As a member of Congress, Madison had doubtless met the widow Todd at social functions in Philadelphia, then the nation’s capital. But in May 1794, he took formal notice of her by asking their mutual friend Aaron Burr to arrange a meeting. The encounter apparently went smoothly for a brisk courtship followed, and by August she had accepted his proposal of marriage. For marrying Madison, a non-Quaker, she was expelled from the Society of Friends. (I find this of great interest…she was expelled from all she knew because of her love for this man. I would say she was a bold, strong woman by nature!) The Madison’s had no children; thus he has no direct descendants.

The rest of these images are of the area surrounding the house as well as the grave yard.

Horse stablesIMG_1899

exit of the gardensIMG_1913 dark

just a magnolia tree and a huge blossom on it (I love magnolias)IMG_1911

The later years of his life were troublesome ones. He left the presidency he served a poorer man than when he started it.  His Virginia tobacco plantation (Montpelier) was in a financial collapse from years of neglect. Madison’s financial troubles and deteriorating mental and physical health would continue to consume him.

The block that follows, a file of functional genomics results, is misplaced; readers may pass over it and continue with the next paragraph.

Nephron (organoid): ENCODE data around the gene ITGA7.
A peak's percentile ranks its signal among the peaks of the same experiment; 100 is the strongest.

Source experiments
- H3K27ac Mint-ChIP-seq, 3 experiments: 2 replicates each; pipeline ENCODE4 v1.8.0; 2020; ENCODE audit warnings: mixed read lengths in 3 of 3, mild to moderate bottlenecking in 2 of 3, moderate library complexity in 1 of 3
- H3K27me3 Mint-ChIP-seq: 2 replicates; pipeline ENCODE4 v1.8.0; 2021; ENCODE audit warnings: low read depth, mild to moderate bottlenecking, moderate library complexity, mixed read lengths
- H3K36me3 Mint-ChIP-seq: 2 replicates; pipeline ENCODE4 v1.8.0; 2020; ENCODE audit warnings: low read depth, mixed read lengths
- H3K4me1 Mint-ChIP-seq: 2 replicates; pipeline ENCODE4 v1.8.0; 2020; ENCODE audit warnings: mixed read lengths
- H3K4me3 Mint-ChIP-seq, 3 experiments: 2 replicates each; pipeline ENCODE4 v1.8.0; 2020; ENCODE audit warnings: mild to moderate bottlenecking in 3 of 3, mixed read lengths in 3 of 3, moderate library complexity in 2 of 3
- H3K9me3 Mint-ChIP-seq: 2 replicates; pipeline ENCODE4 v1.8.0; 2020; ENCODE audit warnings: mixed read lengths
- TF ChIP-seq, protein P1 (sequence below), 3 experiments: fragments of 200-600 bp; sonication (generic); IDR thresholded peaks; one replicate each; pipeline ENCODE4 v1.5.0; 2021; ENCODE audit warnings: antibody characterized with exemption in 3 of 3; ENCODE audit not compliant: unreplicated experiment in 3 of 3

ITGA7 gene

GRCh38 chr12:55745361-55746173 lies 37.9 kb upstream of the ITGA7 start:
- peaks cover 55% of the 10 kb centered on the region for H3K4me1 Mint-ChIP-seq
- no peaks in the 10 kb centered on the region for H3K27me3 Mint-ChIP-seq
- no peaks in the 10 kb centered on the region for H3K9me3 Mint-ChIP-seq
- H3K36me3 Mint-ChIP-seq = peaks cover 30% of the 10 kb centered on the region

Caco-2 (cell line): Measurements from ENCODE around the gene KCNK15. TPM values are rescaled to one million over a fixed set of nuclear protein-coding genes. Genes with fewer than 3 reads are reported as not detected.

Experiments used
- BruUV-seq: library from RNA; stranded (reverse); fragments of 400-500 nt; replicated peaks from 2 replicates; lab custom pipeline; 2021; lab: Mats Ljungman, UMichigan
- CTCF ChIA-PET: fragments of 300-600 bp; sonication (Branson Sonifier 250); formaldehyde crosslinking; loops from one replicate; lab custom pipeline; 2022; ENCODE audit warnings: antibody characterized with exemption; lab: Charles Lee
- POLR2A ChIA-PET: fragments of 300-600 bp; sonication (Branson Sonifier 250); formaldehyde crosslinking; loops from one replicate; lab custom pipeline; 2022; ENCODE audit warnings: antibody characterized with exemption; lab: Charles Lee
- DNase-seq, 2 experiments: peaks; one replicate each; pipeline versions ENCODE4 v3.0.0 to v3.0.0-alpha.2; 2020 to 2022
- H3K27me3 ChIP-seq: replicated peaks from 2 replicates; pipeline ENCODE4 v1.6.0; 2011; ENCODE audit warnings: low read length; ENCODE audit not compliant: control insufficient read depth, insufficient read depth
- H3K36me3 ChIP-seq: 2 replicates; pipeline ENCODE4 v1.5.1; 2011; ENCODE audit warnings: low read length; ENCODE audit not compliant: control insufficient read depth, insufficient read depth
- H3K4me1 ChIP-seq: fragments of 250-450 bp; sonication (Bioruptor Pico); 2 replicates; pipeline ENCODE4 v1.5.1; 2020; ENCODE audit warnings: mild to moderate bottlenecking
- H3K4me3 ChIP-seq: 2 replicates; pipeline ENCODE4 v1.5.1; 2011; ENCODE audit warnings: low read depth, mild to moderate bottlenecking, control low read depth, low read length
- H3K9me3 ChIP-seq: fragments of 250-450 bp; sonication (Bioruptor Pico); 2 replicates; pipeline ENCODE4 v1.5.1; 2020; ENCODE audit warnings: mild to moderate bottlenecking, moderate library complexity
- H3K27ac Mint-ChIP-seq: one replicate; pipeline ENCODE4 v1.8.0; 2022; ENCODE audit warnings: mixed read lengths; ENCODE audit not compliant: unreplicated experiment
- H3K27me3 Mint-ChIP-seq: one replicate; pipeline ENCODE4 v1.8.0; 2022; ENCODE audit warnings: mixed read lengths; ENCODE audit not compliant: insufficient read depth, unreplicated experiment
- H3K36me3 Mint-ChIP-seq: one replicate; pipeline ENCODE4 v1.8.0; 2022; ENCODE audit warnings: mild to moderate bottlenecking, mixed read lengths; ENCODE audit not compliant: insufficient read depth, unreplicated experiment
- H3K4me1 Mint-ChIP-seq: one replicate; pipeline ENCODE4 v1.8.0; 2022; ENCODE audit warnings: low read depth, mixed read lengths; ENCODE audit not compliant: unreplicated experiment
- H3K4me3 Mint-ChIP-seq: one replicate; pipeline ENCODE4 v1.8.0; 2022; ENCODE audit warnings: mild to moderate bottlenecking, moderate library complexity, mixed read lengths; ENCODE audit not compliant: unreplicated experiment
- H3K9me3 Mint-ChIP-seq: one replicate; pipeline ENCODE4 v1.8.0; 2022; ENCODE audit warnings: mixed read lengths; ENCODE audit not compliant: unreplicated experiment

During the tour I learned that James Madison had a man-servant that served him for many years. This servant was with Madison at his death. It is said that Madison suffered horrible arthritis in his last years and was immobile the last year or so of his life. His servant was his constant companion in the end. I was able to see the room in which James Madison passed away, and yes, I did shed a few tears. Why you ask, I didn’t KNOW the man, and I have no relations to him…but you see…death visits us all and no matter who it visits…there will always be things you wish you has said to that person, or things you would have wanted for them. I would have wanted that James Madison had died in the arms of his wife, that woman that gave up all that she knew to marry the man she loved. But instead, he died beside a great and true friend that had been with him for an abundance of years.